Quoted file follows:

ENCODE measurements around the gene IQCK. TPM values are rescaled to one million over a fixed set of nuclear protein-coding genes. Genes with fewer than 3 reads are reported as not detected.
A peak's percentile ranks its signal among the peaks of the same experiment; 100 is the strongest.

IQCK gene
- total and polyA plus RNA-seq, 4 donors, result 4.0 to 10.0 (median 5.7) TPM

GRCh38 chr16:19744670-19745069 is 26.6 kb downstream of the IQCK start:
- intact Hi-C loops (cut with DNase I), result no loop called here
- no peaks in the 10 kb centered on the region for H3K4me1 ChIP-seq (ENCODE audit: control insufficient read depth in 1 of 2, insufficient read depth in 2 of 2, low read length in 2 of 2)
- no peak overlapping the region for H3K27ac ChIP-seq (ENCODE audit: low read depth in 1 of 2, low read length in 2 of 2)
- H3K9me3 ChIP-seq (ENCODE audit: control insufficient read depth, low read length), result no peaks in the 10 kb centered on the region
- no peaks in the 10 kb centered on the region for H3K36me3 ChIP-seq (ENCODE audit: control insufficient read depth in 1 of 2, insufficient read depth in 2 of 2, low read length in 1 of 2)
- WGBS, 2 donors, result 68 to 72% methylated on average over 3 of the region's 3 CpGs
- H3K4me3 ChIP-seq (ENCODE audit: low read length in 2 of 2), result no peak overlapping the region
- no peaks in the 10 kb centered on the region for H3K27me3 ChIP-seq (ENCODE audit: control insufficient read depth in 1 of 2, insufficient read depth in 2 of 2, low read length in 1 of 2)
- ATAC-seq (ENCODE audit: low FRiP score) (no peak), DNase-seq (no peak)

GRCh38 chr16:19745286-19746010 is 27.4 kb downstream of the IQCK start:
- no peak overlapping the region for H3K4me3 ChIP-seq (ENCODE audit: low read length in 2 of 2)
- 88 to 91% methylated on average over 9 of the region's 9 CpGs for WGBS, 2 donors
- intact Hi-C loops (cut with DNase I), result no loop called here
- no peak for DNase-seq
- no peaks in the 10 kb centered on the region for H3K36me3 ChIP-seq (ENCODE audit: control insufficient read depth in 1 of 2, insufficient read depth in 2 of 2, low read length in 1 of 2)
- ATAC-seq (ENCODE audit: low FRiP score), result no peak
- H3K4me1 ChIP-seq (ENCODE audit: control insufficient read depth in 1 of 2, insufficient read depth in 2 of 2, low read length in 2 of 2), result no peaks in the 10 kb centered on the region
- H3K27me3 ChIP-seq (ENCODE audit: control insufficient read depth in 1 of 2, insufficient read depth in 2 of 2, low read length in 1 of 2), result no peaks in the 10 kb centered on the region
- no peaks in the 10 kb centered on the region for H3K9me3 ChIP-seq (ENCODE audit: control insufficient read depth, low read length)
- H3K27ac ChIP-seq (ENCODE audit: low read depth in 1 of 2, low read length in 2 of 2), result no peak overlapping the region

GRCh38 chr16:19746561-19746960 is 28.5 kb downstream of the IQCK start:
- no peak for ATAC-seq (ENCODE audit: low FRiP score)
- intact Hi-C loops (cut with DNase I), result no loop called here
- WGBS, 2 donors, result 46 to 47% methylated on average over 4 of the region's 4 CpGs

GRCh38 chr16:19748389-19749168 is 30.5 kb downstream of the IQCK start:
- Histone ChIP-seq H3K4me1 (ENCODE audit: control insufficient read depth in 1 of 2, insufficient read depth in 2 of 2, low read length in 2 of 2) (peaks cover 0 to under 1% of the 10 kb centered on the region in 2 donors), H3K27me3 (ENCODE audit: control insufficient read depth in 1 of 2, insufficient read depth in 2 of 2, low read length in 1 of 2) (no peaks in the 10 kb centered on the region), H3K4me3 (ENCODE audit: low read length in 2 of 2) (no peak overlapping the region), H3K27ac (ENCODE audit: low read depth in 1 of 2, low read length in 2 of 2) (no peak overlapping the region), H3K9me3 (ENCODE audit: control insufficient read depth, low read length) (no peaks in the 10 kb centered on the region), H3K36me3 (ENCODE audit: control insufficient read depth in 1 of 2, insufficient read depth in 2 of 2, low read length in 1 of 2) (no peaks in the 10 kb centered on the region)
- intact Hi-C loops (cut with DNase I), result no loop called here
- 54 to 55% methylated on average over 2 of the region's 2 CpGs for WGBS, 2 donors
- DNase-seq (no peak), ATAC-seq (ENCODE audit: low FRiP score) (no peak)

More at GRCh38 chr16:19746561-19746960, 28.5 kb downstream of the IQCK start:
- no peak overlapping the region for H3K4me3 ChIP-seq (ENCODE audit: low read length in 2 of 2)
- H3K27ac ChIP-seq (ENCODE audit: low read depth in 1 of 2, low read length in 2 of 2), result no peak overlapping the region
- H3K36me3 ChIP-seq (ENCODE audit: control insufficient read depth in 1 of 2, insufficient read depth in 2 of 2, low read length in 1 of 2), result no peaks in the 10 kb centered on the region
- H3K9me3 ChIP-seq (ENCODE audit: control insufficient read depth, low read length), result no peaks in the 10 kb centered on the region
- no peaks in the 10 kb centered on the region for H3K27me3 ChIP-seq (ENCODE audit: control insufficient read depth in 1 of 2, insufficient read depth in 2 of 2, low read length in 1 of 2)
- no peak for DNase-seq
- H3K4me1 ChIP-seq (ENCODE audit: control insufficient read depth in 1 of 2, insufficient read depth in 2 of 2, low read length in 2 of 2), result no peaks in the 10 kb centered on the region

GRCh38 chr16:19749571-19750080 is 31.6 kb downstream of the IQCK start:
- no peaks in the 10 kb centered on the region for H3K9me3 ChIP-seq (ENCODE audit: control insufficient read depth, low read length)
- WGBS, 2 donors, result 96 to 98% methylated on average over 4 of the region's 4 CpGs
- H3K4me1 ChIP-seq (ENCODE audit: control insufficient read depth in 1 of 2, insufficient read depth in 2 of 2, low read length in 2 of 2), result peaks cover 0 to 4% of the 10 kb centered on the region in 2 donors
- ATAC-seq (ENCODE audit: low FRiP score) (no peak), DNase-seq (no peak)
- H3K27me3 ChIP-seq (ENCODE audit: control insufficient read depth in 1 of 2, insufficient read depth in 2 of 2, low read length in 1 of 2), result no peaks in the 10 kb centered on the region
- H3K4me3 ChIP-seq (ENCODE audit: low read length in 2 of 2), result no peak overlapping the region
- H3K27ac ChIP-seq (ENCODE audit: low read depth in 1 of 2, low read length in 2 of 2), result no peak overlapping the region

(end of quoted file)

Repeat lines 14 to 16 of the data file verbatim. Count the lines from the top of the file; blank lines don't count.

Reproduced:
- ATAC-seq (ENCODE audit: low FRiP score) (no peak), DNase-seq (no peak)

GRCh38 chr16:19745286-19746010 is 27.4 kb downstream of the IQCK start:
- no peak overlapping the region for H3K4me3 ChIP-seq (ENCODE audit: low read length in 2 of 2)